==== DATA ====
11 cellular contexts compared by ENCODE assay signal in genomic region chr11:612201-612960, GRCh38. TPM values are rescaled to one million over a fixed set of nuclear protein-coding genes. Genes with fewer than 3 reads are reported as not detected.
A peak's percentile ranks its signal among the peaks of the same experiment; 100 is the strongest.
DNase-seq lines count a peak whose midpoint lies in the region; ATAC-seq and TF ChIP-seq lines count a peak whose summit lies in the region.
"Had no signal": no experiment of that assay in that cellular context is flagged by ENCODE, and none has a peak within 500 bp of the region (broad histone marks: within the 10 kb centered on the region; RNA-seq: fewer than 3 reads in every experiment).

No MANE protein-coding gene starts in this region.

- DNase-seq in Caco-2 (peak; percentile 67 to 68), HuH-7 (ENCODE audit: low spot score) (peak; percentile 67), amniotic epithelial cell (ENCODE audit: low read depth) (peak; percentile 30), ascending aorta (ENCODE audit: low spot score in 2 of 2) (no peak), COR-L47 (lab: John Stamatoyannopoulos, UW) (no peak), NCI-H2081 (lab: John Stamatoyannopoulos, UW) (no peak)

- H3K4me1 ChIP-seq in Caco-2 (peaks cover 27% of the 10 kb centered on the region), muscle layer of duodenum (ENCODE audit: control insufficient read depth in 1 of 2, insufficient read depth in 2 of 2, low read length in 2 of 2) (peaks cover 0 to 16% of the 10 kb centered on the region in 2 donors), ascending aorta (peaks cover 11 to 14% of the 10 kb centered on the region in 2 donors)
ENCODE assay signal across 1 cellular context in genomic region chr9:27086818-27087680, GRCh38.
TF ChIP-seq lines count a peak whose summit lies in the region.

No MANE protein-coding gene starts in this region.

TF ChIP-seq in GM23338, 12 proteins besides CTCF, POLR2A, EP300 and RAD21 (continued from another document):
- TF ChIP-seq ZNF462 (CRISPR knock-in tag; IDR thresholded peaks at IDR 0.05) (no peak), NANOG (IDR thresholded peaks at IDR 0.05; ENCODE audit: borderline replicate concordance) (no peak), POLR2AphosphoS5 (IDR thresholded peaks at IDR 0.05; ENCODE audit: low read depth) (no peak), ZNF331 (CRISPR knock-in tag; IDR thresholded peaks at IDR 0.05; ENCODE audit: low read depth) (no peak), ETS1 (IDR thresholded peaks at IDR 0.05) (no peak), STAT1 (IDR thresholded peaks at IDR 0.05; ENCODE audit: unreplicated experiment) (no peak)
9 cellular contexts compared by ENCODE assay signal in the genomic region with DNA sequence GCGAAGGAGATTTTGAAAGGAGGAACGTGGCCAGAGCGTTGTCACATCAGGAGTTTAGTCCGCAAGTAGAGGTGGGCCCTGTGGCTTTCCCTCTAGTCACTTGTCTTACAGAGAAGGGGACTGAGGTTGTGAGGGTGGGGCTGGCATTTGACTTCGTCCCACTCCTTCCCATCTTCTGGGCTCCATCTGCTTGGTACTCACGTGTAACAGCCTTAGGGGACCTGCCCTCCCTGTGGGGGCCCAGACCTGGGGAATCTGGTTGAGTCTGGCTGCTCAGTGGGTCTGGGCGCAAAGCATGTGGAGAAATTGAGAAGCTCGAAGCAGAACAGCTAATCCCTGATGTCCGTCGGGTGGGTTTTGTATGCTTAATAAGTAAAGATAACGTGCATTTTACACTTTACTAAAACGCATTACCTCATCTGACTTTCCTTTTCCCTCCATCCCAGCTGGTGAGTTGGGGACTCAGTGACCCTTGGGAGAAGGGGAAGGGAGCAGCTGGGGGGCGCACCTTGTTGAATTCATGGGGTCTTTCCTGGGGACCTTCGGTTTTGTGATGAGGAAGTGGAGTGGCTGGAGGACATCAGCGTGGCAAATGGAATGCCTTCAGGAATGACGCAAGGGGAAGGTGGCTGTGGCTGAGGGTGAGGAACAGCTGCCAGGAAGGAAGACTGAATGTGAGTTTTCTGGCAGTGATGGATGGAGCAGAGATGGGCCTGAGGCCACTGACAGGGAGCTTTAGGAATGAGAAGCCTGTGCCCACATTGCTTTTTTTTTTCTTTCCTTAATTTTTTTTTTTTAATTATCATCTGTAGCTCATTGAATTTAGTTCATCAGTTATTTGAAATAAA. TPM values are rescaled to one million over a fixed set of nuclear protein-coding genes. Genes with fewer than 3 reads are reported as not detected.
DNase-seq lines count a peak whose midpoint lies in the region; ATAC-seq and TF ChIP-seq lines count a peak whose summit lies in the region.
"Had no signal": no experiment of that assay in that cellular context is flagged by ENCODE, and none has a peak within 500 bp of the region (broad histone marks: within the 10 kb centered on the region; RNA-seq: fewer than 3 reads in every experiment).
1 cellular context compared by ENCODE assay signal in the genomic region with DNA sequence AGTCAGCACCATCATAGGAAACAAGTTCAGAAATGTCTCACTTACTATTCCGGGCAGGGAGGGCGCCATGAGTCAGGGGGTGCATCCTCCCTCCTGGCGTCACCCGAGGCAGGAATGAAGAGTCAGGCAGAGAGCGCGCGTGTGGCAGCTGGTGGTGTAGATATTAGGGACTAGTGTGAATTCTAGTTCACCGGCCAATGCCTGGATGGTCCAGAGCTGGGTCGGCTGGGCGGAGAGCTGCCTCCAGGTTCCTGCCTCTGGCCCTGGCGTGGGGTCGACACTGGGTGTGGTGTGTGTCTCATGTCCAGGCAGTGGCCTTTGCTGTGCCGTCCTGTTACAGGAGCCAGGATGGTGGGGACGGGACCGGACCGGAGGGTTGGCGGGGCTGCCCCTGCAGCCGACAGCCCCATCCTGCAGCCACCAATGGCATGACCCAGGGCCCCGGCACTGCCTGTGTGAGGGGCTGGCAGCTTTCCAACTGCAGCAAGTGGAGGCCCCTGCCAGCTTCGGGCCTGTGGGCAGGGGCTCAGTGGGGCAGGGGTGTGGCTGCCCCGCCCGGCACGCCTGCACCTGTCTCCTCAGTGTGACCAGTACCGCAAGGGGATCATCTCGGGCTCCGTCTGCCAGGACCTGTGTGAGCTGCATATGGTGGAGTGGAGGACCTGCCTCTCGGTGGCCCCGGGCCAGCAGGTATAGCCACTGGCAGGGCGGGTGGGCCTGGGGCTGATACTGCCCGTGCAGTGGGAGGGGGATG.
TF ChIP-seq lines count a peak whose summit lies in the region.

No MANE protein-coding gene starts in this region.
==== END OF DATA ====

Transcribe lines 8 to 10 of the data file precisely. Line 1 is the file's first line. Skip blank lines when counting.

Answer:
ENCODE assay signal across 1 cellular context in genomic region chr9:27086818-27087680, GRCh38.
TF ChIP-seq lines count a peak whose summit lies in the region.

No MANE protein-coding gene starts in this region.